The west bank at Luxor is one of the most important archaeological sites in the world. It is much more than what we refer to as the Valley of the Kings, though many have called the whole of the area by that name.


The Valley of the Kings, also known as the Biban Valley of Kings, is a wadi in Egypt that was used for 500 years between the 16th and 11th centuries BC for the construction of tombs for the Pharaohs and the nobles of the modern state extending during the eighteenth and twentieth centuries in ancient Egypt. The valley on the west bank of the Nile in the face of the good (Luxor currently) in the heart of the ancient funerary city of Taiba. The Valley of the Kings is divided into two valleys; the Eastern Valley (where most of the royal tombs are located) and the Western Valley.


The discovery of the last burial chamber in 2006, known as Cemetery 63, and the discovery of two other entrances to the same room in 2008, the number of tombs discovered so far has reached 63 cemeteries of varying sizes ranging from a small hole in the ground to a complex burial complex of more than 120 A burial chamber inside. All these tombs were used to bury the kings and princes of the modern state in ancient Egypt, as well as some nobles and those who had ties with the ruling family at the time. The royal tombs are characterized by drawings and inscriptions from ancient Egyptian mythology that illustrate the religious beliefs and the ecclesiastical ceremonies of the time. All the discovered tombs have been opened and looted in ancient times and yet they have proved a compelling proof of the power and prosperity of the kings of that time.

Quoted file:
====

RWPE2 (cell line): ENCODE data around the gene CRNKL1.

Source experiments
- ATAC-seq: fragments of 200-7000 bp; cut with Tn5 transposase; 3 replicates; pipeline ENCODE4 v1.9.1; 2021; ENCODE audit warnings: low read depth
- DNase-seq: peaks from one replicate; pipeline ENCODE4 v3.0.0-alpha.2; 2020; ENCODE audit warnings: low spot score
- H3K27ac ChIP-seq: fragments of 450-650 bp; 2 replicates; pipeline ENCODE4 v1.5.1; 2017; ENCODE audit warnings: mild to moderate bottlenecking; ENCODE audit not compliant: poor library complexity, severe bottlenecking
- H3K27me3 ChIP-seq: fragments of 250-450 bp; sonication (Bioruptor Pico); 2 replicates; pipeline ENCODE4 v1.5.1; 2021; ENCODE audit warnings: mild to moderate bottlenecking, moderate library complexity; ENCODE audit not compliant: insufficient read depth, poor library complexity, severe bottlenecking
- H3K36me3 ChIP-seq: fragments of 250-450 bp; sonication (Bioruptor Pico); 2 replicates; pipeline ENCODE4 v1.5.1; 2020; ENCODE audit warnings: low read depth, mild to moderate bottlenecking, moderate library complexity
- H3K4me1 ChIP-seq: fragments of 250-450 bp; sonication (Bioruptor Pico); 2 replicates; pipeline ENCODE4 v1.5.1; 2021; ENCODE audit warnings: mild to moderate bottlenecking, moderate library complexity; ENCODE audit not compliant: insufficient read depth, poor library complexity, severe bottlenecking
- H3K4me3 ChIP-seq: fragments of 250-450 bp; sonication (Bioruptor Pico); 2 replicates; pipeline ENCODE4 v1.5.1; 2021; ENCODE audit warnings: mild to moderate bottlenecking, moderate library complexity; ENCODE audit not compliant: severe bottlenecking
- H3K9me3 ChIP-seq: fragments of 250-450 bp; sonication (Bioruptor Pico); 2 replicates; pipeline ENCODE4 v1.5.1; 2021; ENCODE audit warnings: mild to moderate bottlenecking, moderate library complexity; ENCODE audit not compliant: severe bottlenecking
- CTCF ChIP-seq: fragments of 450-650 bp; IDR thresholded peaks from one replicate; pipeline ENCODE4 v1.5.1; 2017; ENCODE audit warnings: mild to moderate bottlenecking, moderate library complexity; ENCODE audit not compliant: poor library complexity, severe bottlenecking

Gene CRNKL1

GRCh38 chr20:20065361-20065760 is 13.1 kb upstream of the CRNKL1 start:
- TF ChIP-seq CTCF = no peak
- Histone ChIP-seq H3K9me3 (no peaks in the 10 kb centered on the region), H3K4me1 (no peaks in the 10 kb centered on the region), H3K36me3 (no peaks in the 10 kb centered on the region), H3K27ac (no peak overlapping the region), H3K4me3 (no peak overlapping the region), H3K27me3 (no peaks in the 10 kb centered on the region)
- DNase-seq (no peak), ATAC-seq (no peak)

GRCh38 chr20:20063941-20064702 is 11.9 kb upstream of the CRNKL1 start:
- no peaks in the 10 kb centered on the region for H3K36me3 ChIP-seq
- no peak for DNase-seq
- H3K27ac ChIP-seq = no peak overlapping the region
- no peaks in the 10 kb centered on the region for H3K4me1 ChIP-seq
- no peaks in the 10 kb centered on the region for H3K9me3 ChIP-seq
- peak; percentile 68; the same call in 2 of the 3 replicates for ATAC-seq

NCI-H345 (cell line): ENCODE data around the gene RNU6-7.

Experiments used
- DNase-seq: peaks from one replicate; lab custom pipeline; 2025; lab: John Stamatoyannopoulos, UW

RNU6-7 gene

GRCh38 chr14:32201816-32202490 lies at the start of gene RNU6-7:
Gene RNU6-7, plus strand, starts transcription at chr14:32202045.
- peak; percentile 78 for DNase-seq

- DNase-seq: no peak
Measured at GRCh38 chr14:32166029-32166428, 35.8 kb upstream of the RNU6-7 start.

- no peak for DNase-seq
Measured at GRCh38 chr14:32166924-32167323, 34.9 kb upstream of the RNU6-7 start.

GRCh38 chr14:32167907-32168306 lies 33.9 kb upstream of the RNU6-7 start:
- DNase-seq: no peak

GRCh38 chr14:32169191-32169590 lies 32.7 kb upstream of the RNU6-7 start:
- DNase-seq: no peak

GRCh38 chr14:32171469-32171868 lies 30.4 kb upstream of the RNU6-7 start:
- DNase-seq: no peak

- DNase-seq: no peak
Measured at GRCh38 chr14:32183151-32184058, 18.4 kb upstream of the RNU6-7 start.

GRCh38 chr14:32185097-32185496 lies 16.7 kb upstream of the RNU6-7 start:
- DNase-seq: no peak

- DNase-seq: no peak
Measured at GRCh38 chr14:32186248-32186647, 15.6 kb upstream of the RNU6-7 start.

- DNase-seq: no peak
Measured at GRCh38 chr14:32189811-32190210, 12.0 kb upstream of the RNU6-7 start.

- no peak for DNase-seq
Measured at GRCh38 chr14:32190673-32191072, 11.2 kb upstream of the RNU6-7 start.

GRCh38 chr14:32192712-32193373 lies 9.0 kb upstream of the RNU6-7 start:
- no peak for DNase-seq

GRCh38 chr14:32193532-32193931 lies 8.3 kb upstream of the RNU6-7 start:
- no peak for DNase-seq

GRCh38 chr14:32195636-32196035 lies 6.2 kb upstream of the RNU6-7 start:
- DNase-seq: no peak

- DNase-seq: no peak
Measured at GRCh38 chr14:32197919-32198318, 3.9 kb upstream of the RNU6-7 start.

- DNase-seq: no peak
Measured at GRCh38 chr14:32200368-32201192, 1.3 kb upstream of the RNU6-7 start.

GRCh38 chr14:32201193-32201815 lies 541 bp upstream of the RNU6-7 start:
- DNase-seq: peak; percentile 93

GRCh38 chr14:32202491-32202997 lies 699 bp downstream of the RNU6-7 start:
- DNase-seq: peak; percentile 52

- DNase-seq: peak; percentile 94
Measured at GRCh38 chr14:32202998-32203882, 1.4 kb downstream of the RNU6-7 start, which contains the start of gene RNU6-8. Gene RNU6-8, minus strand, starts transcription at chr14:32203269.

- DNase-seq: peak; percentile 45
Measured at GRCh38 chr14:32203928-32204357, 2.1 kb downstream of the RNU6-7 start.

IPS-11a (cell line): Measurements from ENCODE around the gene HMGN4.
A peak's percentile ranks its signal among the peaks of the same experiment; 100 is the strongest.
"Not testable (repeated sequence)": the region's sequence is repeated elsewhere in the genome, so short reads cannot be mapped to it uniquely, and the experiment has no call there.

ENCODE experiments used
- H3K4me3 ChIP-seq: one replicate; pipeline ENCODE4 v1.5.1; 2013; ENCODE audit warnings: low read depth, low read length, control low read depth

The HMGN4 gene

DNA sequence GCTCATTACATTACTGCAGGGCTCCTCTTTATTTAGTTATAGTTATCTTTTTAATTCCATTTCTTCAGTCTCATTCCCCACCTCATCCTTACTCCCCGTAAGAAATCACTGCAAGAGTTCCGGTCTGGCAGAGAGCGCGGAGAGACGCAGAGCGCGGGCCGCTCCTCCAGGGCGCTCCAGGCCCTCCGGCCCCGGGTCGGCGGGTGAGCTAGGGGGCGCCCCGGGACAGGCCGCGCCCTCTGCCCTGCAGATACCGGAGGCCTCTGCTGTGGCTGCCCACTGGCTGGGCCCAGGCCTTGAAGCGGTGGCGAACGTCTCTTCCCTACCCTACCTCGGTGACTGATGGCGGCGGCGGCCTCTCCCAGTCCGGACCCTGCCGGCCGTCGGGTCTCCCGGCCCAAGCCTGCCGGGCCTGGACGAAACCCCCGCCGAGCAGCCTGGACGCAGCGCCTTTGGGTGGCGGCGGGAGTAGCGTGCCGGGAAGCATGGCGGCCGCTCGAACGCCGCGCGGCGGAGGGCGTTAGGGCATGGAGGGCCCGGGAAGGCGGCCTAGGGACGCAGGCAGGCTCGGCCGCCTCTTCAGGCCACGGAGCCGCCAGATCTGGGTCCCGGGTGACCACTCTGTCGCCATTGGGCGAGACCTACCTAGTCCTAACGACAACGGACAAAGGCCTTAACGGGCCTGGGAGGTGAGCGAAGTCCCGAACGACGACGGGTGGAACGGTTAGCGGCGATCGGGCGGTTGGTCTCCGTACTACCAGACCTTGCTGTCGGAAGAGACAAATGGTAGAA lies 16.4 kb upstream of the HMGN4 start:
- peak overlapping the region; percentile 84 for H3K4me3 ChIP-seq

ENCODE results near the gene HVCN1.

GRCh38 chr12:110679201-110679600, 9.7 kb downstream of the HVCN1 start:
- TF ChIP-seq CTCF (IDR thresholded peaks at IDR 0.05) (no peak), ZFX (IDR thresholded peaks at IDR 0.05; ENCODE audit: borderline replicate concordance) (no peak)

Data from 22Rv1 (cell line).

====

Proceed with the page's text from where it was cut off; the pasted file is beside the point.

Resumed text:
This area is the center of scout exploration for the study of archeology and Egyptology since the end of the eighteenth century, as it raises the graves of scholars interested in the expansion of such studies and archaeological excavations. The valley was famous in the modern era after the discovery of the tomb of Tutankhamun and the surrounding rumors about the curse of the pharaohs. The valley remained famous for archeological excavations scattered throughout it until it was adopted as a site of the World Heritage in 1979 in addition to the entire funerary city of Tiba. Exploration, excavation and restoration are underway in the Valley of the Kings to date, and a tourist center has recently been opened there.

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